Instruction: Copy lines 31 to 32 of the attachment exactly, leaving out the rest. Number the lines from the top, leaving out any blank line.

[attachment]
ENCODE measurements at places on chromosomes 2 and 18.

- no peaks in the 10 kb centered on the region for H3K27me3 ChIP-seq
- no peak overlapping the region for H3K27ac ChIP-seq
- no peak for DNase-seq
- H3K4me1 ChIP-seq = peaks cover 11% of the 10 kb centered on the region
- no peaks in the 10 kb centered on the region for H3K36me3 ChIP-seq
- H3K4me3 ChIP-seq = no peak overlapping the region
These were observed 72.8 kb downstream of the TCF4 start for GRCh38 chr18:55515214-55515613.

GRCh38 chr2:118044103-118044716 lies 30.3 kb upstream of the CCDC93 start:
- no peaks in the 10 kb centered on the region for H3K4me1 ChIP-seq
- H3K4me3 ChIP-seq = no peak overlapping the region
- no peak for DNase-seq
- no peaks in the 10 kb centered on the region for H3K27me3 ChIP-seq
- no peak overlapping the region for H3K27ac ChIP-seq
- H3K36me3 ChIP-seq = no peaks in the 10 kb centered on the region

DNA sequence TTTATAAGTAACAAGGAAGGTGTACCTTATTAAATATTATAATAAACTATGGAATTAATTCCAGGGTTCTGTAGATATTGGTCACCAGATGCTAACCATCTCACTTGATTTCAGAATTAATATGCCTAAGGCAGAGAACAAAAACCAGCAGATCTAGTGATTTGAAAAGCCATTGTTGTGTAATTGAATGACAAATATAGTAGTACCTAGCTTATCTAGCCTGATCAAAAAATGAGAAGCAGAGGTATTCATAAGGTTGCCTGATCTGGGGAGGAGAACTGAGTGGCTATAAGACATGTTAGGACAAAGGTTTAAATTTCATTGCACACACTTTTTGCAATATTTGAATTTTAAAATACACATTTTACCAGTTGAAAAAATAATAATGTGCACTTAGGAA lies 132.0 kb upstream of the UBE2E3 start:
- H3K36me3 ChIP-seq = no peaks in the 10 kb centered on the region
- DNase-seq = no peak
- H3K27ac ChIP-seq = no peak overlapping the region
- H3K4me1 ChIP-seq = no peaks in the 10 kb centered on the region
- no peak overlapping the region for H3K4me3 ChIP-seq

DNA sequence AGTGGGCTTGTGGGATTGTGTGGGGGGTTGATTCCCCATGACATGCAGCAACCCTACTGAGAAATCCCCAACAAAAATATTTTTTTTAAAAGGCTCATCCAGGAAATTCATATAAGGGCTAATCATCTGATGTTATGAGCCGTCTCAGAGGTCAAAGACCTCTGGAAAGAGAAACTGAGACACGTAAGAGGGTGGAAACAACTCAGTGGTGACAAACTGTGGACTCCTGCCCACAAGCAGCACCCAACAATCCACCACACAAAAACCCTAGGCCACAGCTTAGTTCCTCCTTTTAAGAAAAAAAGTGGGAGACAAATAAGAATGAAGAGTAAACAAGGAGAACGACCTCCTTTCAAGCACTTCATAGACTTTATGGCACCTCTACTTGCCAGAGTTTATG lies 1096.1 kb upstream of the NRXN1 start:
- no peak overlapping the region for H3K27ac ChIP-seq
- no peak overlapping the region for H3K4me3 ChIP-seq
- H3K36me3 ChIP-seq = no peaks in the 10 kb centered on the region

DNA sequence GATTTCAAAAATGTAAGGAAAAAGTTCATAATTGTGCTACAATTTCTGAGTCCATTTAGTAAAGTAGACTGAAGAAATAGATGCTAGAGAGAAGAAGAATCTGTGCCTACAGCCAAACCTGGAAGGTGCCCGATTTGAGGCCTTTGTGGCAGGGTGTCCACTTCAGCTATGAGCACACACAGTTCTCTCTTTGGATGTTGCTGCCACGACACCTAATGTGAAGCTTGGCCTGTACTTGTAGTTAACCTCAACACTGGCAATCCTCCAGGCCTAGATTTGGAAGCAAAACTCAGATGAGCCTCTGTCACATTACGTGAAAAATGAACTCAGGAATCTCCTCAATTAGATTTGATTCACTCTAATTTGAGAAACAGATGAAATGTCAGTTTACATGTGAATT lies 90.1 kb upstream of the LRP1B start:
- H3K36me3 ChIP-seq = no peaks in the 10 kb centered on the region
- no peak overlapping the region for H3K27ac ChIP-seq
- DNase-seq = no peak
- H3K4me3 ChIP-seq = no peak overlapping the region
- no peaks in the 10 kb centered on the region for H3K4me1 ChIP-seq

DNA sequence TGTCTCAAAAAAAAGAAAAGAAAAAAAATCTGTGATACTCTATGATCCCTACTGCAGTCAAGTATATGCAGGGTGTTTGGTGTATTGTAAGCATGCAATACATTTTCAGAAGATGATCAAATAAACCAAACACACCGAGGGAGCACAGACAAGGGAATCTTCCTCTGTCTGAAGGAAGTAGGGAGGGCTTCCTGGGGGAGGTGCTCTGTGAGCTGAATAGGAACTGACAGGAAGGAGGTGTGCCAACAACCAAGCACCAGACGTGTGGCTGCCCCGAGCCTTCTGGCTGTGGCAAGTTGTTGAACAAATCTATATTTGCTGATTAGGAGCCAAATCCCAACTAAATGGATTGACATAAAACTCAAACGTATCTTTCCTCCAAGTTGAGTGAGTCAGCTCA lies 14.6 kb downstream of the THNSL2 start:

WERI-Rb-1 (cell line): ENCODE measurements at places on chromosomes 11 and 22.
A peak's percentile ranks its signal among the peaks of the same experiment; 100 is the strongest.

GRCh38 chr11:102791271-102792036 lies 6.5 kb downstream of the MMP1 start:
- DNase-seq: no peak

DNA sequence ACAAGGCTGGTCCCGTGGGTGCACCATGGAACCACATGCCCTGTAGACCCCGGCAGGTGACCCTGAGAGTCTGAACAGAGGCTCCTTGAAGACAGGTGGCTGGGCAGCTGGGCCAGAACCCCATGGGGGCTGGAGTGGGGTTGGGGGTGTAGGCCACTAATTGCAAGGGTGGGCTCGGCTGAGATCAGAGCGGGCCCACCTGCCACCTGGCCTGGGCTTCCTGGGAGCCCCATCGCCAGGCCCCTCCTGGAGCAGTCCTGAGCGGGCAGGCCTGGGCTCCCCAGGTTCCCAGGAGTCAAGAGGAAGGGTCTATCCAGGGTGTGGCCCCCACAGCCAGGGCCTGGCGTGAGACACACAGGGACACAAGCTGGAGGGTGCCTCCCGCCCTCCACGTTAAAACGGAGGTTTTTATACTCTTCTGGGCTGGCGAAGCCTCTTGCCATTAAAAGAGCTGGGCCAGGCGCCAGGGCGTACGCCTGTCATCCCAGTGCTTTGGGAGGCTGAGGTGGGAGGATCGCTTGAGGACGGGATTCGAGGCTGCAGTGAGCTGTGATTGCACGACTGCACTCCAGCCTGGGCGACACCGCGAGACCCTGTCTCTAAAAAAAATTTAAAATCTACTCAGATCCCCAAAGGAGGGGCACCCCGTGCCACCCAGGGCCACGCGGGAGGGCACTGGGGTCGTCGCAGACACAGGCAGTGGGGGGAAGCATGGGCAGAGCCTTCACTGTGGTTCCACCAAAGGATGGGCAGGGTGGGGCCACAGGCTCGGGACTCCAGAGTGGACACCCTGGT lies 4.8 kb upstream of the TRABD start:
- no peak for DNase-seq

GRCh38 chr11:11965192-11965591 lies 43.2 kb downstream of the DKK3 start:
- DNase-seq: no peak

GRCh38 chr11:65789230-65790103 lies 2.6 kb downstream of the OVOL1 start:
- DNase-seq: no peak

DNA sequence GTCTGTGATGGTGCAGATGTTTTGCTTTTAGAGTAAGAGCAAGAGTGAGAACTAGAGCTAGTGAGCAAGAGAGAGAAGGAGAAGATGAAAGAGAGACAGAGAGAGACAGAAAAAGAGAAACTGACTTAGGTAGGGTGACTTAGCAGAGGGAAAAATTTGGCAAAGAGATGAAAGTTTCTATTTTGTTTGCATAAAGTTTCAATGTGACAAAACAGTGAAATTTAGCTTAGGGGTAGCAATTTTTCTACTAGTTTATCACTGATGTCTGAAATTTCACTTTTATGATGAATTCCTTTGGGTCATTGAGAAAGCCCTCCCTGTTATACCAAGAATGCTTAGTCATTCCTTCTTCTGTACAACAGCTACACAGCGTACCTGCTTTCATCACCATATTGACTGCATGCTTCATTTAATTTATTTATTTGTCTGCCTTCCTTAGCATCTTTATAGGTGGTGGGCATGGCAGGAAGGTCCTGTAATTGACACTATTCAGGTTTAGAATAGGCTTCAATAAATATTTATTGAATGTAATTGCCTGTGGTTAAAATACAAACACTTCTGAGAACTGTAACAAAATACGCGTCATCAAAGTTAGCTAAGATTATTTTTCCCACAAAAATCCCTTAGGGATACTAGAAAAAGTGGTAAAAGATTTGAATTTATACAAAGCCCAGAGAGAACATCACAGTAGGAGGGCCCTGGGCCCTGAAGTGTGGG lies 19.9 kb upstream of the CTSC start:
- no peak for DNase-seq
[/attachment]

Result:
- no peaks in the 10 kb centered on the region for H3K4me1 ChIP-seq

DNA sequence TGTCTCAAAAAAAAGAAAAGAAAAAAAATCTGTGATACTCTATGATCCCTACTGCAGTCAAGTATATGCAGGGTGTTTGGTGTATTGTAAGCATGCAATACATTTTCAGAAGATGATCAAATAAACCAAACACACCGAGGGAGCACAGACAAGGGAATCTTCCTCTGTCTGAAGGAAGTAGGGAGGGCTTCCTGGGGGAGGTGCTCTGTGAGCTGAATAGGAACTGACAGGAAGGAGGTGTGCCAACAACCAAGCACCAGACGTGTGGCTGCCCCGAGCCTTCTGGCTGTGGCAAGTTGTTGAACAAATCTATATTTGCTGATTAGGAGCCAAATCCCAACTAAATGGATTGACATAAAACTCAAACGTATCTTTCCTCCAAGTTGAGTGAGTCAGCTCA lies 14.6 kb downstream of the THNSL2 start: